The days of Latin America being run by corrupt elites are coming to an end, as transparency shines a light on their shadowy dealings. As societies and institutions become more accountable, customers will demand equality and fair treatment from the organizations they encounter.
Okay, our opening picture was on some level a lazy and oversimplified stereotype. But, as is often the case, it contains elements of truth. And we’ve already talked about how the focus of populism – that is, of popular anger and political agitation – is shifting away from material security and towards corruption. But to really understand that we need to break it down.
Rising concern over corruption is being driven by a growing middle class that feels insecure and has more to fear from corrupt elites.
The region saw huge growth in the middle class population in the decade up to 2011, growing from 16% to 27% in that time: that’s 55 million new members of the middle class (Pew Research, 2015). The key consequence? An enlarged class of affluent and politically conscious people that now have something to lose, and so have more to fear from ruling-class corruption than their poor counterparts, who are focused on material security.
And now that fear of corruption is being sharpened by the economic slowdown – Brazil, for example is enduring its worst recession in over a century – which is putting some middle class consumers in fear of sliding back into the poorer classes. The result is a perfect storm of conditions to fuel popular anger over corruption.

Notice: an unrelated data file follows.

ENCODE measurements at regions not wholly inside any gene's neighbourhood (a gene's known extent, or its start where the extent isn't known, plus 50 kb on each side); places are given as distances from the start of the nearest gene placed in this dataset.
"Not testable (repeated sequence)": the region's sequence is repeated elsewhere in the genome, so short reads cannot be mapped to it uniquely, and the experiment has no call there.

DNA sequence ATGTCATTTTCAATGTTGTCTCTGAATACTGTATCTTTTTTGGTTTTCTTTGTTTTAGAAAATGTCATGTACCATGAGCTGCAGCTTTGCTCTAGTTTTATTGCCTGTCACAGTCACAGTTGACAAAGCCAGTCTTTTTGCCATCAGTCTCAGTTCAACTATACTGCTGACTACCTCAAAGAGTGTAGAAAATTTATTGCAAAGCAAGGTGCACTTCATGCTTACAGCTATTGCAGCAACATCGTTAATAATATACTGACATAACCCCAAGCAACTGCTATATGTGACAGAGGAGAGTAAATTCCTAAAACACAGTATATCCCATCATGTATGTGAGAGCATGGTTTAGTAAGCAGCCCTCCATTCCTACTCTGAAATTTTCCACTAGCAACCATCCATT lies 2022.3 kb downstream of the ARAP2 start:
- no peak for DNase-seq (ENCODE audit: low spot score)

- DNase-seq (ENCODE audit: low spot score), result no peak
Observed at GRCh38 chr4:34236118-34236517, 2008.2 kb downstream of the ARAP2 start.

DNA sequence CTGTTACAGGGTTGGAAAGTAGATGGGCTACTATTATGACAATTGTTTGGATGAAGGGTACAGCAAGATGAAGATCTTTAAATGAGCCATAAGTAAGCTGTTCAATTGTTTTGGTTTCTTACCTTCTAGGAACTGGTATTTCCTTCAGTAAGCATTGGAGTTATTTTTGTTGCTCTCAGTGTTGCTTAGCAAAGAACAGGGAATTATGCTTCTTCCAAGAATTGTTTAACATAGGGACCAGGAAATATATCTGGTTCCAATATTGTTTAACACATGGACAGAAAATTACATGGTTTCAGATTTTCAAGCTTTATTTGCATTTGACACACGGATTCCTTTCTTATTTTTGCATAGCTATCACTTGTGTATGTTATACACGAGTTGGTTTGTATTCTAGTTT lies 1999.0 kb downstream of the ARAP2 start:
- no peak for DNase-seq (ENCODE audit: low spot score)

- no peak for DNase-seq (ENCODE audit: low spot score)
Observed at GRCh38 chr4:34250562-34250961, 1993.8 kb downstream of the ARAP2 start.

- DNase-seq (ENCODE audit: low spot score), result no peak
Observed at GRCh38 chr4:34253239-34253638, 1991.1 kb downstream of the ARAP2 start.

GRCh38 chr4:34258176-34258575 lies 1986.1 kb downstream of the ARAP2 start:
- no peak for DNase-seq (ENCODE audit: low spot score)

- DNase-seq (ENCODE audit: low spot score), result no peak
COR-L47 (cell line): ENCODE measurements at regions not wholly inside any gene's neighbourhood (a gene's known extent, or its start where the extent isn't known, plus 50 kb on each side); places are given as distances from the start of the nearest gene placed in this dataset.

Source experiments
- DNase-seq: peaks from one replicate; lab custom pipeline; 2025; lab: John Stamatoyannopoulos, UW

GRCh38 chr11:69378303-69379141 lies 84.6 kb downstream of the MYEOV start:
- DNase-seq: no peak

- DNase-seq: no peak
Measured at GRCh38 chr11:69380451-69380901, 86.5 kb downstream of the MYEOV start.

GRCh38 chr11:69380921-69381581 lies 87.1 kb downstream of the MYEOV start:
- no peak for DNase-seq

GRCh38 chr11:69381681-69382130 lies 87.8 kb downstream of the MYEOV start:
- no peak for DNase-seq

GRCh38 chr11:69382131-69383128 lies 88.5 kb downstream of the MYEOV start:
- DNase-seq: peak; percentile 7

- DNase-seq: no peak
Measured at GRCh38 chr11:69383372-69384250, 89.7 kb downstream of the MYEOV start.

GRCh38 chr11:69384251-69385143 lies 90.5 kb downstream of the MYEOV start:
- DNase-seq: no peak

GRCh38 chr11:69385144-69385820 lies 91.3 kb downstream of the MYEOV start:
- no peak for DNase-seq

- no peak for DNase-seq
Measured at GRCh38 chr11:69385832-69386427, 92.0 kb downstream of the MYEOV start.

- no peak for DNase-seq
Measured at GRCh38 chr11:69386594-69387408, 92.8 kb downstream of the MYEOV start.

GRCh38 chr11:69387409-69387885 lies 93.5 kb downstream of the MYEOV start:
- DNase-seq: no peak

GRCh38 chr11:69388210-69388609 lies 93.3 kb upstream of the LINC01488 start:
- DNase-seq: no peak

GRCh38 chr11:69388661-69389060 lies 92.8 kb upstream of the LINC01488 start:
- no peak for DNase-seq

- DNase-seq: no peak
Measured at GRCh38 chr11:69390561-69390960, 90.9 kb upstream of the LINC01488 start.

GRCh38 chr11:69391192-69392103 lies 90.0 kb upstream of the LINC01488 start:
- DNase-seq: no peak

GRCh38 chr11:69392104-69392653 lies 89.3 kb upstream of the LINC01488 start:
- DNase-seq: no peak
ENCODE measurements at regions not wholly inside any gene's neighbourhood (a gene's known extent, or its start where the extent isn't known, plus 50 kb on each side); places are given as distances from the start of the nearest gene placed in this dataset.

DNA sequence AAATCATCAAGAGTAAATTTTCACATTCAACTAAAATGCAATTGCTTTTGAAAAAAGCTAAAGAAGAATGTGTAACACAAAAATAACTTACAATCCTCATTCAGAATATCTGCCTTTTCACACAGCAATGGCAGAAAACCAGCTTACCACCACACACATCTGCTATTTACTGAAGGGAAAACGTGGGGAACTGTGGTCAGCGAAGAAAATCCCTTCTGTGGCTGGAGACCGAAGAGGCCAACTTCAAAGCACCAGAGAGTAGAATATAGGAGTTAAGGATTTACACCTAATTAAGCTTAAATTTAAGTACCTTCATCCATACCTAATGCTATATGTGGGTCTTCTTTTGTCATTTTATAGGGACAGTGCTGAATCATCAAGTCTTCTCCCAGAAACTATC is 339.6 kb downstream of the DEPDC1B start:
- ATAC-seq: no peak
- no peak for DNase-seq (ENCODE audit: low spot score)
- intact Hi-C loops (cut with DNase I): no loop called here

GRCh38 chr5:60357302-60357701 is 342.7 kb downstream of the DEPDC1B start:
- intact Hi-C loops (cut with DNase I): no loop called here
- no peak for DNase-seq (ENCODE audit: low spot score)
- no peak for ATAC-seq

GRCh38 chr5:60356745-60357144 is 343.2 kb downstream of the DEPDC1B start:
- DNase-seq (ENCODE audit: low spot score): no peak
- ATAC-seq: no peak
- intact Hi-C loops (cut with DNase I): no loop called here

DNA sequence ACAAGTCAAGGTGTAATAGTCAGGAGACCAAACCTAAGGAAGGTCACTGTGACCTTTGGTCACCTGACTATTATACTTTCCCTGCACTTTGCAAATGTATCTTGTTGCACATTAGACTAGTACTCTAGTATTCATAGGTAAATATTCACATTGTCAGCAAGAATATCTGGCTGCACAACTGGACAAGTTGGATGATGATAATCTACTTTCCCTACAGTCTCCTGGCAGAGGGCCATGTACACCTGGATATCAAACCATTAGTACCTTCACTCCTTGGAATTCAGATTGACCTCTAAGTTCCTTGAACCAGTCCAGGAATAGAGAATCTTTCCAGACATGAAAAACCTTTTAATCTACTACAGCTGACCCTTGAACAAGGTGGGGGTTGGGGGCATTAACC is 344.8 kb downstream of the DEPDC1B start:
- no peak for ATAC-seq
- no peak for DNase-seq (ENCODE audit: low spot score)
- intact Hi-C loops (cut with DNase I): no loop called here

Meanwhile, rising connectivity will continue to empower the emerging middle class to see behind the walls of government and big business. While the region lags behind Asia when it comes to smartphone subscriptions, it is still forecast that the region will add 150 million new mobile internet subscribers by 2020, bringing the total to 450 million (GSMA, Sept 2016). And don’t forget that Brazil is the third largest population of Facebook users in the world and the fifth largest population of Twitter users (Statista, May 2016).
Ready to ride the truth that is transparency? Let’s look at some brands and startups already doing just that.
Featuring Red Bull, Sudacas, Vigie Aqui and more…
Obviously we don’t need to tell you the blindingly obvious: if you have a slush fund, then close it down. With the Odebrecht scandal ringing in the ears of politicians and prosecutors throughout the region, don’t expect any sympathy if you end up in a similar situation.
But we’ll be generous, and assume that you aren’t greasing palms to get ahead. In which case, you have a different (but no easier!) set of questions to ask: what information do my customers care about? What would give them confidence in our products or services? Do that, and you’ll have nothing to fear from transparency!